Based on the above events, one gets a gut feel that even if there are challenges in the supply chain, here’s a team that can do things, to resolve the issue.

Now let’s look at the situation from the vantage points of various stakeholders involved.

The Chinese factory owner: Last week it was the pollution control officers. This week it is the damn power cuts. How am I gonna pay my bills? How am I to pay salaries to all those people working on the shop floor? I am not sure how long I can sustain in this business.

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The Indian Entrepreneur: There’s a plant closing down in China. I am sure there are opportunities out there for me to go out and grab, and thereby grow my business. While that happens, my margins could take a hit and let me keep my eye on the ball and focus on the long term.

The Customer: Everything was going so well and then thanks to all the polluting factories, I need to find another skilled guy in another business friendly geography where my supplies are guaranteed with equal or perhaps better quality.

Mr. Market: He is swinging in between what will happen in the next quarter and what will happen over the long term. On days when he is worried about the next quarter, he offloads his stake. And on days when he is focused on the long term economics of the business, he thinks “This China + 1 thing is real after all. More and more business could fall into this company’s lap. Let me just hold on to this business. Better yet, let me increase my stake in this business.”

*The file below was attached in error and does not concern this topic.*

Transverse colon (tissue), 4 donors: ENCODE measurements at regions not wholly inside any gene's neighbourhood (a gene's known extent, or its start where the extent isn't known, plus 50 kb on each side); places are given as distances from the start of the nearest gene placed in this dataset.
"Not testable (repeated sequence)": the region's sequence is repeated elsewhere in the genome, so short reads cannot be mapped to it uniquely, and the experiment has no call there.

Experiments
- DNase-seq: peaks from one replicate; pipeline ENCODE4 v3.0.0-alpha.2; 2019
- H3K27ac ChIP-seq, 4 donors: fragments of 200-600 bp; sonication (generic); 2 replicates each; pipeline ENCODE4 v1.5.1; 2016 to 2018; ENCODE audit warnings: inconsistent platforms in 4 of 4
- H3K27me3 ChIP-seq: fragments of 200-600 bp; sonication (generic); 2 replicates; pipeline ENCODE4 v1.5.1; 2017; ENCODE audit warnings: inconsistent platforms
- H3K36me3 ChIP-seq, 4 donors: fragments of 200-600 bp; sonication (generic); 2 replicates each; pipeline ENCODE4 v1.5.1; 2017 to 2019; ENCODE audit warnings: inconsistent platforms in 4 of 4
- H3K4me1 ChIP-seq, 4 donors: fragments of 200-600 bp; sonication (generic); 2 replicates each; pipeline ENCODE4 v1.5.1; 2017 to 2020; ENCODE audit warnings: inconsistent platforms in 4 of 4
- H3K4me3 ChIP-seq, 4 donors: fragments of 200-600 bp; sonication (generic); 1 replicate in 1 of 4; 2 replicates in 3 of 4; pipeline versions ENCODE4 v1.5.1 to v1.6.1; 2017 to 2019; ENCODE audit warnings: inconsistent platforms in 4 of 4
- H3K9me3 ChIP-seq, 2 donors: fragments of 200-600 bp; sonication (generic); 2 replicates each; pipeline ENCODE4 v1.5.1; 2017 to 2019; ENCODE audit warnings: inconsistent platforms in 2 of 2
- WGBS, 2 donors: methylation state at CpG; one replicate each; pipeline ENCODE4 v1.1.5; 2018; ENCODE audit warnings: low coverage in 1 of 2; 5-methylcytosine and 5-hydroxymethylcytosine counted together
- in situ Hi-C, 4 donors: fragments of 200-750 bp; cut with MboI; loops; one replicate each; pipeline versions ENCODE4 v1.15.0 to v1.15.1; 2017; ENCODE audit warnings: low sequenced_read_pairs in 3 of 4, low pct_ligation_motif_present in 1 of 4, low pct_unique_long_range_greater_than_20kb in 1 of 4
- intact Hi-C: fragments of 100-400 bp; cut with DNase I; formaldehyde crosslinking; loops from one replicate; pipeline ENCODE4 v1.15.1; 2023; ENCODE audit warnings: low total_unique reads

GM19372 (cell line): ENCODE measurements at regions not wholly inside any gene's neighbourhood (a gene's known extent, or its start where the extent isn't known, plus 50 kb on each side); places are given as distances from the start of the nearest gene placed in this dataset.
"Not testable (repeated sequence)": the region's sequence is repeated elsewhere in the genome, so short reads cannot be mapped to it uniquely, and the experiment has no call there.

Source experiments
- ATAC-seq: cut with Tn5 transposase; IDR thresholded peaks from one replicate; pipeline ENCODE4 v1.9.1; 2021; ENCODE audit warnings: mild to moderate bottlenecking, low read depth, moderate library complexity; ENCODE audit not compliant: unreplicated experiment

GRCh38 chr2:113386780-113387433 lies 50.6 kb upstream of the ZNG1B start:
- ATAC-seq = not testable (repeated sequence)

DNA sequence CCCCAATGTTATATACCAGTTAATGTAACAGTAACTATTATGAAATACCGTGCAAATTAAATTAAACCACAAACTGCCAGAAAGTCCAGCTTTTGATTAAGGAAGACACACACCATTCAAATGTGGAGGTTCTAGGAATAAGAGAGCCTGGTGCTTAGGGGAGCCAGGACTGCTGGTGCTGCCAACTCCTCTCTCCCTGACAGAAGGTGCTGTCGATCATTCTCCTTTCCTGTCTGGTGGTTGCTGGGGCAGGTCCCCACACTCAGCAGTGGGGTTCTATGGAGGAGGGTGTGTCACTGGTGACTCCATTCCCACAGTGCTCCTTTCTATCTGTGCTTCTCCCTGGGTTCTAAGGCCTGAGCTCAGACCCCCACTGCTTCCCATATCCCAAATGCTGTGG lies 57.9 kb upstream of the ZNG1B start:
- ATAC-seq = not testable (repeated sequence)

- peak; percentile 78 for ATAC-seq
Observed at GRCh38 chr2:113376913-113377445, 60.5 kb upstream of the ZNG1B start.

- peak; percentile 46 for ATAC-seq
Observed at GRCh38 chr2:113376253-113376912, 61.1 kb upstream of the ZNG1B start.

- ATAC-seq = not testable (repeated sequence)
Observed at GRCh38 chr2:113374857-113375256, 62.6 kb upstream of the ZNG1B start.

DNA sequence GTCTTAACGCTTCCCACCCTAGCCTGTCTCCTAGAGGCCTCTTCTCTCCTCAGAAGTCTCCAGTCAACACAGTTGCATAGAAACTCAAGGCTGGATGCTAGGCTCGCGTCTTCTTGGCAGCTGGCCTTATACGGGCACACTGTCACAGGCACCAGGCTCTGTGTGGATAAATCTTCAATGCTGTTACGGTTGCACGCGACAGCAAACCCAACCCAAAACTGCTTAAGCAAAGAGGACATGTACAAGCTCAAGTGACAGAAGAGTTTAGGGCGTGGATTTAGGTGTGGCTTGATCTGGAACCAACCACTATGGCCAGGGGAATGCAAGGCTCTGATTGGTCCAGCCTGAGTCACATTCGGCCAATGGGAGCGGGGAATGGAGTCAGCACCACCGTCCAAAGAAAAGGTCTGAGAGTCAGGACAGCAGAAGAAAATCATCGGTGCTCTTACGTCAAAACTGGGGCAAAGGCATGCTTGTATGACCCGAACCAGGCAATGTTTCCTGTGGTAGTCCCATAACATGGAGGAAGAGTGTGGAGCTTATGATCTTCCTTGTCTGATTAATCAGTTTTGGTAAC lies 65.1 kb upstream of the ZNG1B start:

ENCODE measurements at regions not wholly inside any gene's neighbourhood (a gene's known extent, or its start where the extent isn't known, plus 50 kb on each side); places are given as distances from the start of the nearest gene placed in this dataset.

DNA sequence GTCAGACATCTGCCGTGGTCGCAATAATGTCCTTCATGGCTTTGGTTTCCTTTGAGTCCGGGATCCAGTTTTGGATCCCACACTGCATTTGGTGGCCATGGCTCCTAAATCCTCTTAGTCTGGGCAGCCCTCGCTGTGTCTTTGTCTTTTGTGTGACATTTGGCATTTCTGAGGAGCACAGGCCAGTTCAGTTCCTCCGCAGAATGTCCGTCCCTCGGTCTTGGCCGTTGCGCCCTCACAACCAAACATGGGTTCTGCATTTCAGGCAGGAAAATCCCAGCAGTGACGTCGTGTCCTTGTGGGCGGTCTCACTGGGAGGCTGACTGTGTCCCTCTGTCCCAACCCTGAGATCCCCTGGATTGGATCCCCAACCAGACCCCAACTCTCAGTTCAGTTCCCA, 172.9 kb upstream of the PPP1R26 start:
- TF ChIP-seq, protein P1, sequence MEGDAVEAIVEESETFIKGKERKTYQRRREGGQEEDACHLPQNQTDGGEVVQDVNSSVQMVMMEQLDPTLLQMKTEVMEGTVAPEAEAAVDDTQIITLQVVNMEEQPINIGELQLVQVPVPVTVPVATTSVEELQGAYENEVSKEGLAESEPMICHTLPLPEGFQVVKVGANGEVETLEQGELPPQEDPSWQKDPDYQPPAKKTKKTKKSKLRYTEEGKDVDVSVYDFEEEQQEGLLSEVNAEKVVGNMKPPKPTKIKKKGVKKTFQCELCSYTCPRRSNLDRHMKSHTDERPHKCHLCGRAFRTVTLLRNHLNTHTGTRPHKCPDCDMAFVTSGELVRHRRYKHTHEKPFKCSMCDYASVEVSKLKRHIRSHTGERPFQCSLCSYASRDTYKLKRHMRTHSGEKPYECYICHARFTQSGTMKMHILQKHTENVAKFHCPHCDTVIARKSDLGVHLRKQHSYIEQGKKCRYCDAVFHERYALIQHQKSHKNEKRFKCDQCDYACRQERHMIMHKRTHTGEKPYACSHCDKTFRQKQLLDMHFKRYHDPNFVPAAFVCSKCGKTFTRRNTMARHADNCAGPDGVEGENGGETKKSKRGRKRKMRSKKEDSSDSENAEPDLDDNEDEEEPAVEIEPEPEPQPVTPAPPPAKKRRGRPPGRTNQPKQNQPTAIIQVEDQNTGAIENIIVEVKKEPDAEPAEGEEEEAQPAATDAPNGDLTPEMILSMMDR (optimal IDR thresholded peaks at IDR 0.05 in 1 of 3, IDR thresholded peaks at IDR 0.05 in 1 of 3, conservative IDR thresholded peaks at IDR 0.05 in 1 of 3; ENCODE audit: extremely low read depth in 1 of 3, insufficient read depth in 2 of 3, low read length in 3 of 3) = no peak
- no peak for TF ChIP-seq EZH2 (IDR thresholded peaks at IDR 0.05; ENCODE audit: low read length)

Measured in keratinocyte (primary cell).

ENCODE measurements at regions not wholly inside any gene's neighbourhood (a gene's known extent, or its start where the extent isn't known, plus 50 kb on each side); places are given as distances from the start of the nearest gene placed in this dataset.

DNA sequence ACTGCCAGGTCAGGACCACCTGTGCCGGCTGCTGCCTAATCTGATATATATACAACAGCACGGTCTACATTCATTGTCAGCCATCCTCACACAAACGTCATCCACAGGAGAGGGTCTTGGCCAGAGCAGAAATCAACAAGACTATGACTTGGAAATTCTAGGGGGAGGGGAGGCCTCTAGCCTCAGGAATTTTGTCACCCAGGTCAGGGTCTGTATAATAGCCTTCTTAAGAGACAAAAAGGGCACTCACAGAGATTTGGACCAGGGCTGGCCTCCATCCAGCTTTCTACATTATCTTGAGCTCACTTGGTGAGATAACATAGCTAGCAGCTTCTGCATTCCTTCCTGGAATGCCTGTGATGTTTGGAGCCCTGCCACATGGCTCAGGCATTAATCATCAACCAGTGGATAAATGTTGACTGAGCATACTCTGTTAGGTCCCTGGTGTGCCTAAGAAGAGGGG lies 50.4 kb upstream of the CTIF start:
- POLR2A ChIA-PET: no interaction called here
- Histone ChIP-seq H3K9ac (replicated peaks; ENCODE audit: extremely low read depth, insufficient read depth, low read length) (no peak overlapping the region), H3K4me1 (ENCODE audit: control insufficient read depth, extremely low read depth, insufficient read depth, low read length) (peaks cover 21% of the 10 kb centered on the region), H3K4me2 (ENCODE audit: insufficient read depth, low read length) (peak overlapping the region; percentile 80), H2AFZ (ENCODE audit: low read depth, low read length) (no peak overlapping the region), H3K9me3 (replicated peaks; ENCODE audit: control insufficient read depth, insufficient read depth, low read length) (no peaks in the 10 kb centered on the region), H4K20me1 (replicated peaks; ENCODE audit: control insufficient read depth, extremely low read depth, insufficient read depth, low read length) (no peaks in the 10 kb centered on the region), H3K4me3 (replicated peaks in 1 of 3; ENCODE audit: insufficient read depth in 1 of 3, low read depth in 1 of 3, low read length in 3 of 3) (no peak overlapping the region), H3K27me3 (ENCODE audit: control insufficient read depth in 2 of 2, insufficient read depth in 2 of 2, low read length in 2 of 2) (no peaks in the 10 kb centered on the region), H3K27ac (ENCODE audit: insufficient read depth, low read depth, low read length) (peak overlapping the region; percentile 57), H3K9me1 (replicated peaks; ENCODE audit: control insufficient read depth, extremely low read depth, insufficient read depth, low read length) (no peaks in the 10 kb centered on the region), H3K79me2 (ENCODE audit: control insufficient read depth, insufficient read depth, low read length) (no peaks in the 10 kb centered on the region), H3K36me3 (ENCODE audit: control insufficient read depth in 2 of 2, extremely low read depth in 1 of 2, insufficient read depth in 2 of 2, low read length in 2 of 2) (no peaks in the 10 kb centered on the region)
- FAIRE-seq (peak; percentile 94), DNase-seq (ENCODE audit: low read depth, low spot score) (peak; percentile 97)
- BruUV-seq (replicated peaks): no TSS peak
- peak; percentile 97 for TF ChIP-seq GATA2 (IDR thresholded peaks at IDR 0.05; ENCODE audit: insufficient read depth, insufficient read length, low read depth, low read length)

Let’s look at some disconfirming evidence too. Below is one instance wherein they were unable to pass on price increases to their customers.

That being said, here are my conclusions.

  • Equity investing is not a science. Sometimes, we just need to stomach the volatility, the uncertainty & the self-doubt that accompanies falling stock prices. Particularly so, if the entrepreneur has a decent, execution track record.
  • Disruption in APIs isn’t new. It’s been there for a couple of years and is here to stay. And entrepreneurs who have handled it successfully before, could possibly handle it well in the future too.
  • What Mr. Market perceives as disruption, is perceived by the entrepreneur as an opportunity. There are times when blind belief in the entrepreneur is foolhardy. Yet there are times, when you need to go with your gut feel and just trust that the jockey will make things right.
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You don’t want to be that guy who calculates too much and thinks too little.

Disclaimer: I have been wrong with my thesis in the past and could be wrong this time or in the future too. These are my thoughts today and could change as and when the situation evolves or whenever disconfirming evidence presents itself.

Barath Mukhi

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Barath Mukhi

Barath Mukhi

Barath can talk all day about fundamentals-based investing | He is passionate about learning and teaching equity investing | Small and midcap stock ideas.